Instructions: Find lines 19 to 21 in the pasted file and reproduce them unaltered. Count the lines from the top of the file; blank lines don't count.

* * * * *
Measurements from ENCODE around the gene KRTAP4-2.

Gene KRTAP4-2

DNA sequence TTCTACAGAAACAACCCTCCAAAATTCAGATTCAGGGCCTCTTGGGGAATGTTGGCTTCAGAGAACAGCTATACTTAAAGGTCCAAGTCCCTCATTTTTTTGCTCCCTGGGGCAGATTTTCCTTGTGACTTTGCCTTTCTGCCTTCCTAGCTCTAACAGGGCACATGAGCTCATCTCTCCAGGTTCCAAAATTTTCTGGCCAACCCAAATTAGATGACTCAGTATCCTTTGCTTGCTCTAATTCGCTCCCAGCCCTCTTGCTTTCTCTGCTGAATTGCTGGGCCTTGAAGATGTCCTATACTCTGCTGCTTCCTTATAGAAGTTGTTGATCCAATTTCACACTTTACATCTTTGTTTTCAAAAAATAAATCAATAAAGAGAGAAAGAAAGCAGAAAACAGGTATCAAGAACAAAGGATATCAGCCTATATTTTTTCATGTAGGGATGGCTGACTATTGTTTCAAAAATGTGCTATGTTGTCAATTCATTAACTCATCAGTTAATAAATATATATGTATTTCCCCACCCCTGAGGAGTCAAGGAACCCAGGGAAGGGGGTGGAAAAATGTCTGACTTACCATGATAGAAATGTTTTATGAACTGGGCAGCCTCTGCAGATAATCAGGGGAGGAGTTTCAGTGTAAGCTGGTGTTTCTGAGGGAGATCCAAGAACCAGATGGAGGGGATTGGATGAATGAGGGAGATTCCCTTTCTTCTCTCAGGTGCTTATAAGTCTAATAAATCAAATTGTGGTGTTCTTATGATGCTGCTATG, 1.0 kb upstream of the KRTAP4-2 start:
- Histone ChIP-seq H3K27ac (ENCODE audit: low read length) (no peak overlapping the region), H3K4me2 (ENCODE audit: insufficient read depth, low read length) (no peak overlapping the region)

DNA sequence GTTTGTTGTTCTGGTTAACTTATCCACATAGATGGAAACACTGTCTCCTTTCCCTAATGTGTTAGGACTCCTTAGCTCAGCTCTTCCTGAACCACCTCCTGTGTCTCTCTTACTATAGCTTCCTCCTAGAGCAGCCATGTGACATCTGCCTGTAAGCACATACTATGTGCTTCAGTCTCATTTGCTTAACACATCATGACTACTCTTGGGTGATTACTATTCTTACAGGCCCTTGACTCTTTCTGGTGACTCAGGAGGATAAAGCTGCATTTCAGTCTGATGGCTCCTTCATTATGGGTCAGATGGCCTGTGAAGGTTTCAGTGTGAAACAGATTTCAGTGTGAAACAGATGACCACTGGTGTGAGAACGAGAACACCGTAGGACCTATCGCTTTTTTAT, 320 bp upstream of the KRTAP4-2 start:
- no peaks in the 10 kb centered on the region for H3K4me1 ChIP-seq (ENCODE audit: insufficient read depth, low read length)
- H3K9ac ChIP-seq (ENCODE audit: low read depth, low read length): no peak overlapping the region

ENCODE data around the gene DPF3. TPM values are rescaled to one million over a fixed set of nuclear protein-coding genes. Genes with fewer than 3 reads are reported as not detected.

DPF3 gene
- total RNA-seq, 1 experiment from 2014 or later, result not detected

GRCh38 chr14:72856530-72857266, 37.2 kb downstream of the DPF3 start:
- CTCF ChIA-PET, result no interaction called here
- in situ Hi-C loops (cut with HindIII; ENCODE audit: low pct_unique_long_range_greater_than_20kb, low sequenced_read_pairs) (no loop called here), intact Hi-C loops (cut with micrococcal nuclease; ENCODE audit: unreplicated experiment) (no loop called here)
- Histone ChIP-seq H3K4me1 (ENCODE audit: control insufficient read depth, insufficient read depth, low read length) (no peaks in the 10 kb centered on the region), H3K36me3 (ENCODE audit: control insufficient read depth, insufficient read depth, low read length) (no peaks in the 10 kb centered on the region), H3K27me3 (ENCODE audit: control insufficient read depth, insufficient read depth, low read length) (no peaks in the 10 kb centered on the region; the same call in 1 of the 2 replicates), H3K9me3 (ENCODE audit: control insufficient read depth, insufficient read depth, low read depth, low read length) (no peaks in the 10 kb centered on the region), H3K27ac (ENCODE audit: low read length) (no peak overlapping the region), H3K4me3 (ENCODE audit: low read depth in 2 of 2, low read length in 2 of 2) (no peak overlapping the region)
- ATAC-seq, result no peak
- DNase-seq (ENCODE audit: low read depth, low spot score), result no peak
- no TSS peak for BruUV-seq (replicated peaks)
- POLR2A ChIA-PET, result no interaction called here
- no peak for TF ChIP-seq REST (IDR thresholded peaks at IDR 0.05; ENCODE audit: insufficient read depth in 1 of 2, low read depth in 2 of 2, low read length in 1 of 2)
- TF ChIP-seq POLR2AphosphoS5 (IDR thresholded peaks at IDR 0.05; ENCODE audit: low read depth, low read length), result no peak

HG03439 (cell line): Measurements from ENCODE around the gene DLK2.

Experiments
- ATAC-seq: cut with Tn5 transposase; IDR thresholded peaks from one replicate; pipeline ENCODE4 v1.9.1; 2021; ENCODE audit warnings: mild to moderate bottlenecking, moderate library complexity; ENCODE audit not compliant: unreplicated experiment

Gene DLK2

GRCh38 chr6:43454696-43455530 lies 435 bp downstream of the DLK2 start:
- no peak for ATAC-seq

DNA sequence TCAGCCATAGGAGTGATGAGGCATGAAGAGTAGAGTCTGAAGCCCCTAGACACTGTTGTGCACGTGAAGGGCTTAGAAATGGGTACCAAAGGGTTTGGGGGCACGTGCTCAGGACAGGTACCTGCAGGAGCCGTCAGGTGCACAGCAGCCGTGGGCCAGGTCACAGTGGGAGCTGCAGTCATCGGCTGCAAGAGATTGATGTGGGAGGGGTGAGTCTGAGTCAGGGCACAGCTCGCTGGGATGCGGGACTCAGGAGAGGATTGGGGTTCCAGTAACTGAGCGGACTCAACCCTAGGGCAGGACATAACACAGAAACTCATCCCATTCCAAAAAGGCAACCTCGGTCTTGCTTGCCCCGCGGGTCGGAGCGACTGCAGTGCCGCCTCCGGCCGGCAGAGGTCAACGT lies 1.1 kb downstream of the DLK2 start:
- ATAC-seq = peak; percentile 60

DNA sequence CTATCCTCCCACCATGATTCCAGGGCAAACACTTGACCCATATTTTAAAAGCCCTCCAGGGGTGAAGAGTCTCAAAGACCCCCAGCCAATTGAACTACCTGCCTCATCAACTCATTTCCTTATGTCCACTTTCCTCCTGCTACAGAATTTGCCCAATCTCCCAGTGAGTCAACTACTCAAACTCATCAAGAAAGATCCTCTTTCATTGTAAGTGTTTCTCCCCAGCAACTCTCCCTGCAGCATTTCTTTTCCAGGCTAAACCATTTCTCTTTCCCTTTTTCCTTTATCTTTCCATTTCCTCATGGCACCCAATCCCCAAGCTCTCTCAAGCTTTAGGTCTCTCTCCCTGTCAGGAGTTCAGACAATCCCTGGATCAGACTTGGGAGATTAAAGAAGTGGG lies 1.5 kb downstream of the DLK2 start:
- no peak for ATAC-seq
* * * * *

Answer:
- no peak for TF ChIP-seq REST (IDR thresholded peaks at IDR 0.05; ENCODE audit: insufficient read depth in 1 of 2, low read depth in 2 of 2, low read length in 1 of 2)
- TF ChIP-seq POLR2AphosphoS5 (IDR thresholded peaks at IDR 0.05; ENCODE audit: low read depth, low read length), result no peak

HG03439 (cell line): Measurements from ENCODE around the gene DLK2.